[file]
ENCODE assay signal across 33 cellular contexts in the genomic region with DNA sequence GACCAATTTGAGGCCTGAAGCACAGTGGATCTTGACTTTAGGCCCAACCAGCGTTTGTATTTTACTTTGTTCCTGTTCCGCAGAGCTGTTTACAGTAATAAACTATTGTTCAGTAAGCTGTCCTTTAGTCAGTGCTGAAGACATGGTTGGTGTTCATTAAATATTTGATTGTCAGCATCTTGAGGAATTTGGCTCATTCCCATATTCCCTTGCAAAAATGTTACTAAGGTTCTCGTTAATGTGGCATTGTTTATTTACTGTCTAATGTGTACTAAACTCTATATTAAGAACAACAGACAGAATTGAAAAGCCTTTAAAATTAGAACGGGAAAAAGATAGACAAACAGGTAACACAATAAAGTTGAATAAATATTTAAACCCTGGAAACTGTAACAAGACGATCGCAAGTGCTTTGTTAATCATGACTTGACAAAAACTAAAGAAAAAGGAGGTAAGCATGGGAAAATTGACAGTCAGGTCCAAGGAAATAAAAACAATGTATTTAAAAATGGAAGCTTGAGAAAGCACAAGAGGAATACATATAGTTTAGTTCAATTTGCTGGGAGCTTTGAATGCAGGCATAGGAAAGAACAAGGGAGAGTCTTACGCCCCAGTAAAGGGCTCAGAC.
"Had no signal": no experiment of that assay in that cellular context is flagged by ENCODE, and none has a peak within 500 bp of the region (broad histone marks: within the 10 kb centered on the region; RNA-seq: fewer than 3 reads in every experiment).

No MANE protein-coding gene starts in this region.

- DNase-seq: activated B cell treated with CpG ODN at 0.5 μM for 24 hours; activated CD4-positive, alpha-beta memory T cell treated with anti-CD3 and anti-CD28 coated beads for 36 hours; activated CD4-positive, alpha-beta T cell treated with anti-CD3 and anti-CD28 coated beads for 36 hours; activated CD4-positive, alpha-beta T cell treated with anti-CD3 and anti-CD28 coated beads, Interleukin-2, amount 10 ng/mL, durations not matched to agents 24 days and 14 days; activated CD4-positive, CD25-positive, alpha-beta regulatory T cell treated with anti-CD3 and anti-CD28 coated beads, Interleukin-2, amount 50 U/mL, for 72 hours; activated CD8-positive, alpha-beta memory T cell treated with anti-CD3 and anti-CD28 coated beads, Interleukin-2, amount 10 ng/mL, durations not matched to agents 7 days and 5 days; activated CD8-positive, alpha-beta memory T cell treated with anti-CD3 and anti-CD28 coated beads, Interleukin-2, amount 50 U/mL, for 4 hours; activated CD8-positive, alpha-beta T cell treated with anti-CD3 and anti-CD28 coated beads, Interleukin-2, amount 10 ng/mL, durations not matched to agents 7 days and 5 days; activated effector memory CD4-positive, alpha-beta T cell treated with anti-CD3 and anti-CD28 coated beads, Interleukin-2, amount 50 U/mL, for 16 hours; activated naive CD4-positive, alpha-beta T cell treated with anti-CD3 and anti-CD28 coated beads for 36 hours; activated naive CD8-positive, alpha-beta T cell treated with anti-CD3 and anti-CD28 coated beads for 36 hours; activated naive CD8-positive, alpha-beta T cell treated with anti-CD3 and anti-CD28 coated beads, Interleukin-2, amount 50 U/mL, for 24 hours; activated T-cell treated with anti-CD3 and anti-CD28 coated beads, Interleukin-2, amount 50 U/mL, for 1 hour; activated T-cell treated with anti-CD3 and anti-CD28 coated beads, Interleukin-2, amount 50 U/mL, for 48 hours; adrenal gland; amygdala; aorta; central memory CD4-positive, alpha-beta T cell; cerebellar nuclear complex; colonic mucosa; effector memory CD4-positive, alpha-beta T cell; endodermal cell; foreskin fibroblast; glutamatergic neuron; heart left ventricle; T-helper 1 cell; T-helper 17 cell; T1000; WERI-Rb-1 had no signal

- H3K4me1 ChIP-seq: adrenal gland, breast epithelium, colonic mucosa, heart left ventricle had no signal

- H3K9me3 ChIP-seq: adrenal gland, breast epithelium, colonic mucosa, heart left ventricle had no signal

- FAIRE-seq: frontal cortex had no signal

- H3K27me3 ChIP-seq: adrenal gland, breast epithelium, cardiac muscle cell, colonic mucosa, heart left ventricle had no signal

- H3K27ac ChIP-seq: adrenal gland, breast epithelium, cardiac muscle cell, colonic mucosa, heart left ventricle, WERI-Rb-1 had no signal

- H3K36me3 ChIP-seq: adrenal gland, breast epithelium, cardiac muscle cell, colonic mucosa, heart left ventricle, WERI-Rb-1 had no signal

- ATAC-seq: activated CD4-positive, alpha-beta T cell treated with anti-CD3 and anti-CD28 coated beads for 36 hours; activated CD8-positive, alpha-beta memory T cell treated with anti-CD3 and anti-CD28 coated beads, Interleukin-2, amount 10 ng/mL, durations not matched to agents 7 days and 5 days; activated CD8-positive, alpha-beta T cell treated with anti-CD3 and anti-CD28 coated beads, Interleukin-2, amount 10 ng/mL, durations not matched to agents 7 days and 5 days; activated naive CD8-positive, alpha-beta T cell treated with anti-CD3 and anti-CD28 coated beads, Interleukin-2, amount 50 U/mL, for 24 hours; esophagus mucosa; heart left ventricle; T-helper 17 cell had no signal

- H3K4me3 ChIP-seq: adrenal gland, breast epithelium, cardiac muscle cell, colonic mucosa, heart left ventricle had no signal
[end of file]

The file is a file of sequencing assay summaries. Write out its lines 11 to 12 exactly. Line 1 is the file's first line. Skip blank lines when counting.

- ATAC-seq: activated CD4-positive, alpha-beta T cell treated with anti-CD3 and anti-CD28 coated beads for 36 hours; activated CD8-positive, alpha-beta memory T cell treated with anti-CD3 and anti-CD28 coated beads, Interleukin-2, amount 10 ng/mL, durations not matched to agents 7 days and 5 days; activated CD8-positive, alpha-beta T cell treated with anti-CD3 and anti-CD28 coated beads, Interleukin-2, amount 10 ng/mL, durations not matched to agents 7 days and 5 days; activated naive CD8-positive, alpha-beta T cell treated with anti-CD3 and anti-CD28 coated beads, Interleukin-2, amount 50 U/mL, for 24 hours; esophagus mucosa; heart left ventricle; T-helper 17 cell had no signal

- H3K4me3 ChIP-seq: adrenal gland, breast epithelium, cardiac muscle cell, colonic mucosa, heart left ventricle had no signal